Image Courtesy Bob Matheson

  • Architects: IBI Group
  • Project: Hotel Georgia
  • Location: 667 & 669 Howe Street, Vancouver, BC V6J 1C7, Canada
  • Client: Hotel Georgia Redevelopments
  • Architects/Designers: IBI/HB Architects
  • Collaborators: Endall Elliot (Hotel Renovation)
  • Project Manager: Scott Construction
  • Design Team: James Hancock, Hilde Havaerts
  • Software used: Autocad & 3D studio Max for Renderings

(more…)

Prismatic Colours in Montreal, Canada by Jean Verville Architecte

Wednesday, June 13th, 2012

Article source: Jean Verville Architecte

In downtown Montreal, a loft for an artist who collects contemporary art and design objects is intended to be a tribute to creativity. Architect Jean Verville designed this unusual interior, which is both playfully colourful and sometimes a calm, peaceful white.

To satisfy a client who wants his home life to stimulate creativity and lead him to explore new avenues of work, Verville offers an environment that distils the essence of its owner. Using minimal interventions and simple materials, the architect awakens the senses and blurs the perception of the space.

Prismatic Colours

  • Architects: Jean Verville Architecte
  • Project: Prismatic Colours
  • Location: Montreal, Canada
  • Typology: Dwelling (loft)
  • Area: 1400 square feet
  • Year designed: 2011
  • Year built: 2011
  • Colours and finishes: M.F.B.B.
  • Architectural cabinetmaker: Pierre Daigle
  • Upholsterer: Salomon Del-Cid
  • Acrylic mirrors: Judith Lamour
  • Software used: Hand drawing, sketchup and autocad — with a very strong surveillance and coordination of work site.

(more…)

Maison E3 in Montreal, Canada by Natalie Dionne Architecte

Saturday, June 9th, 2012

Article source: Natalie Dionne Architecte

The E3 House offers an interior environment that is almost monastic in its uncluttered serenity. The delineation of the volume through the multi-level concept accentuates the luxuriousness of light and space. This urban house is at once a living, creative, and gathering place designed for an inspiring family.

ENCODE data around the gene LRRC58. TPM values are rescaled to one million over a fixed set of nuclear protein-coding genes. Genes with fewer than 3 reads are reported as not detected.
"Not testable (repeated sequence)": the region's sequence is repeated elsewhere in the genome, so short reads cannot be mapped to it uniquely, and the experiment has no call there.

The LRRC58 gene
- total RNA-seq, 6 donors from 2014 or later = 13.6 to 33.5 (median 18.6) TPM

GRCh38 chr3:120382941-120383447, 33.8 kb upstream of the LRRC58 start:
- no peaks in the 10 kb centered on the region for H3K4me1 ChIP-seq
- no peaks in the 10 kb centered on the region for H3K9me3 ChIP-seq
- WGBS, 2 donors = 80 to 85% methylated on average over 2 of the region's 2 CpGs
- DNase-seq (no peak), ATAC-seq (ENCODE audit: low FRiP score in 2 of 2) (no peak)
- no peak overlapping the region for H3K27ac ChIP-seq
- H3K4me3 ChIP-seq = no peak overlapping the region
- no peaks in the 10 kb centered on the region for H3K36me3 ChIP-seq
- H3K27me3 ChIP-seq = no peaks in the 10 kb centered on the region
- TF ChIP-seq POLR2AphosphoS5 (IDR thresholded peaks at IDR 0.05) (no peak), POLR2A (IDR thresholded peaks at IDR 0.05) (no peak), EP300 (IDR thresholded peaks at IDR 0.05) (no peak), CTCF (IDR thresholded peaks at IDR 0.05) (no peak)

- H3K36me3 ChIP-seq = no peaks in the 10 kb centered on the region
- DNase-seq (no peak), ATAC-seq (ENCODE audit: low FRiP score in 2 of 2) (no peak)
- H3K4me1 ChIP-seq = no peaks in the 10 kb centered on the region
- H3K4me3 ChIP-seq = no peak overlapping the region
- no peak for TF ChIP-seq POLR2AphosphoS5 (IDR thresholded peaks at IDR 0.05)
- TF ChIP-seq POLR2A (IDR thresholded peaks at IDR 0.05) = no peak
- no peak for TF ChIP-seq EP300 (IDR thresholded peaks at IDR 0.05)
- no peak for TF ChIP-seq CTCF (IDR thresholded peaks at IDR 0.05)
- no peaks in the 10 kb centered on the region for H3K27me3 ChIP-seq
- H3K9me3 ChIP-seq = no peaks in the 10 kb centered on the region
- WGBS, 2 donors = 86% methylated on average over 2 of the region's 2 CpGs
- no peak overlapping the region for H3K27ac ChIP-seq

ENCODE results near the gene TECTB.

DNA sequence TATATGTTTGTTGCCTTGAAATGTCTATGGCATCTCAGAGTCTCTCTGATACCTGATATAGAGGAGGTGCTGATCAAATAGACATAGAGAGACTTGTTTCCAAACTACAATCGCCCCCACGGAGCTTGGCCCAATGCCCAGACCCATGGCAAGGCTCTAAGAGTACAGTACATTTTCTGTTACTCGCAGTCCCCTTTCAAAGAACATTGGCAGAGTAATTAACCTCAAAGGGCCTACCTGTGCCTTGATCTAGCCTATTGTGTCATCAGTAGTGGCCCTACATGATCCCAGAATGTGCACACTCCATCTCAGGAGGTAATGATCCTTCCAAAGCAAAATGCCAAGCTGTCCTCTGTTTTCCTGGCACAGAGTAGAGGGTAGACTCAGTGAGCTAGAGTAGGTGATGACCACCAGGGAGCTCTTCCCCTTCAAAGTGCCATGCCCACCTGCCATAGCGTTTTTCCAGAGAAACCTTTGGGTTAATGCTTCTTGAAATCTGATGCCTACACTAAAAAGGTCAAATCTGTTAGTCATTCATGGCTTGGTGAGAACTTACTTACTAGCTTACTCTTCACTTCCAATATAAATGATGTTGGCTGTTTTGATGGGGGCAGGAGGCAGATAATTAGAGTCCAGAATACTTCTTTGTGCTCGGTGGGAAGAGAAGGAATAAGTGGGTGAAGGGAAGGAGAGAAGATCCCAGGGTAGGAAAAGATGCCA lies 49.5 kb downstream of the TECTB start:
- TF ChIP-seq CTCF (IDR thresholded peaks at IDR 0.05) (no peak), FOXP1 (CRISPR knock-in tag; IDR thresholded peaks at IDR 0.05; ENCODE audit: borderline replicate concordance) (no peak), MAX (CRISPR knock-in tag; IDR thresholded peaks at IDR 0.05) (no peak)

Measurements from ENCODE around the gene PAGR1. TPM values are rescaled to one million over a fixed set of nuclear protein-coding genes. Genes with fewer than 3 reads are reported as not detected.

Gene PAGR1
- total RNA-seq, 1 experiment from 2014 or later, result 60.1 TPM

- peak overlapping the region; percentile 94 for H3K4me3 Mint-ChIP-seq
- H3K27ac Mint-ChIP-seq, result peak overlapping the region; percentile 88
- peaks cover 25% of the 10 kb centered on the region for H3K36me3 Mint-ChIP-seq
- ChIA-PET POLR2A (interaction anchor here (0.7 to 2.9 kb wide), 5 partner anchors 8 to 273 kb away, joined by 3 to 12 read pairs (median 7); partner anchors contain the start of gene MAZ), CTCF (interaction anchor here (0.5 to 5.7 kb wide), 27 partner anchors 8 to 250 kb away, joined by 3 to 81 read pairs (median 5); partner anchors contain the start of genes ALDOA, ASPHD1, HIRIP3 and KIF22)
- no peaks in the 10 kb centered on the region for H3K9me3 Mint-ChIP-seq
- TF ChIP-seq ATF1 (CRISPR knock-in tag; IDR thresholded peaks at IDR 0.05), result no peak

Image Courtesy Marc Cramer

  • Architects: Natalie Dionne Architecte
  • Project: Maison E3
  • Location: Montreal, Canada
  • Client name: unavailable
  • Architect/designer: Natalie Dionne Architecte
  • Project manager: Natalie Dionne
  • Design team: Natalie Dionne and Martin Laneuville
  • Contributor: Claude Lafrance

(more…)

Patio House in Toronto, Canada by Reza Aliabadi

Saturday, June 2nd, 2012

Article source: Reza Aliabadi

Patio House, located in the Nortown area in Toronto, Ontario, is a minimalist two-storey wood structure house, which carefully responds to three major questions: the needs of the residents, the situation of the site, and the environmental concerns. Being located in a corner lot, the building maintains a presentable façade for the residential street while controlling sun exposure from the west. This strategy has been achieved by inserting a dynamic series of linear windows in the white brick façade and extracting a box from the monolithic geometry to create the patio.

Image Courtesy borXu Design

  • Architects: Reza Aliabadi [rzlbd]
  • Project: Patio House
  • Location: Toronto, Ontario, Canada
  • Structure: Ali Saeed
  • Project Manager: Amin Sheivari
  • Construction: Maxamin Corp.
  • Architectural Photography: borXu Design

(more…)

Warburg House in Alberta, Canada by Bioi inc.

Wednesday, May 30th, 2012

Article source: Bioi inc.

Seeking to architecturally balance the functional, the handsome, the efficient, and the economical is not an easy task; but this was the brief provided for the Warburg house. The question posed by the client was simple: can we provide a simple, contemporary, and energy efficient home for less than $100,000?